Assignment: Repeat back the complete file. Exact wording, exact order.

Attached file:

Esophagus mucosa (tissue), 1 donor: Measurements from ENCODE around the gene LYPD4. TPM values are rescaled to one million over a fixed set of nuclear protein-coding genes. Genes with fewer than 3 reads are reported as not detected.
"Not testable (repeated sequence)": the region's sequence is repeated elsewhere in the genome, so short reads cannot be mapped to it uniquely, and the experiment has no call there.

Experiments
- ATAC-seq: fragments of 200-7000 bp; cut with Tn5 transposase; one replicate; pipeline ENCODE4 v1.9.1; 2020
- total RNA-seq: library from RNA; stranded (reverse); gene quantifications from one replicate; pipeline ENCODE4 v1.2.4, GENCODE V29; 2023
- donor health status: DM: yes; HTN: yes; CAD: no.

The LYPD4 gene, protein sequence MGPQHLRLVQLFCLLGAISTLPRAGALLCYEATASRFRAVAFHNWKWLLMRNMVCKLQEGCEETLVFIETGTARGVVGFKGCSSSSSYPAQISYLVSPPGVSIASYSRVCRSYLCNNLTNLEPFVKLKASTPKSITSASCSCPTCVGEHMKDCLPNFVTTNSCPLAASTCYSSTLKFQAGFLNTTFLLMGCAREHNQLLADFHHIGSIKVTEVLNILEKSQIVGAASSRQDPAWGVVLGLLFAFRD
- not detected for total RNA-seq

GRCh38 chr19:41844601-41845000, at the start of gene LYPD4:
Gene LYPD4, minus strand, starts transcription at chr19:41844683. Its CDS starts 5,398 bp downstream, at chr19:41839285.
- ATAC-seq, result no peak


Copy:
Esophagus mucosa (tissue), 1 donor: Measurements from ENCODE around the gene LYPD4. TPM values are rescaled to one million over a fixed set of nuclear protein-coding genes. Genes with fewer than 3 reads are reported as not detected.
"Not testable (repeated sequence)": the region's sequence is repeated elsewhere in the genome, so short reads cannot be mapped to it uniquely, and the experiment has no call there.

Experiments
- ATAC-seq: fragments of 200-7000 bp; cut with Tn5 transposase; one replicate; pipeline ENCODE4 v1.9.1; 2020
- total RNA-seq: library from RNA; stranded (reverse); gene quantifications from one replicate; pipeline ENCODE4 v1.2.4, GENCODE V29; 2023
- donor health status: DM: yes; HTN: yes; CAD: no.

The LYPD4 gene, protein sequence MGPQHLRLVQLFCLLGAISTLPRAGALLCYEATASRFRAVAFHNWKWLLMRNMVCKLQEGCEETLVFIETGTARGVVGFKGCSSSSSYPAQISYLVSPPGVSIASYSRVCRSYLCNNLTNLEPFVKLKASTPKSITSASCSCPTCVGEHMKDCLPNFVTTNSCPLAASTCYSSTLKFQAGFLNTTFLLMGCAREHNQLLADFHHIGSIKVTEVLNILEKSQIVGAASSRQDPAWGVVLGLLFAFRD
- not detected for total RNA-seq

GRCh38 chr19:41844601-41845000, at the start of gene LYPD4:
Gene LYPD4, minus strand, starts transcription at chr19:41844683. Its CDS starts 5,398 bp downstream, at chr19:41839285.
- ATAC-seq, result no peak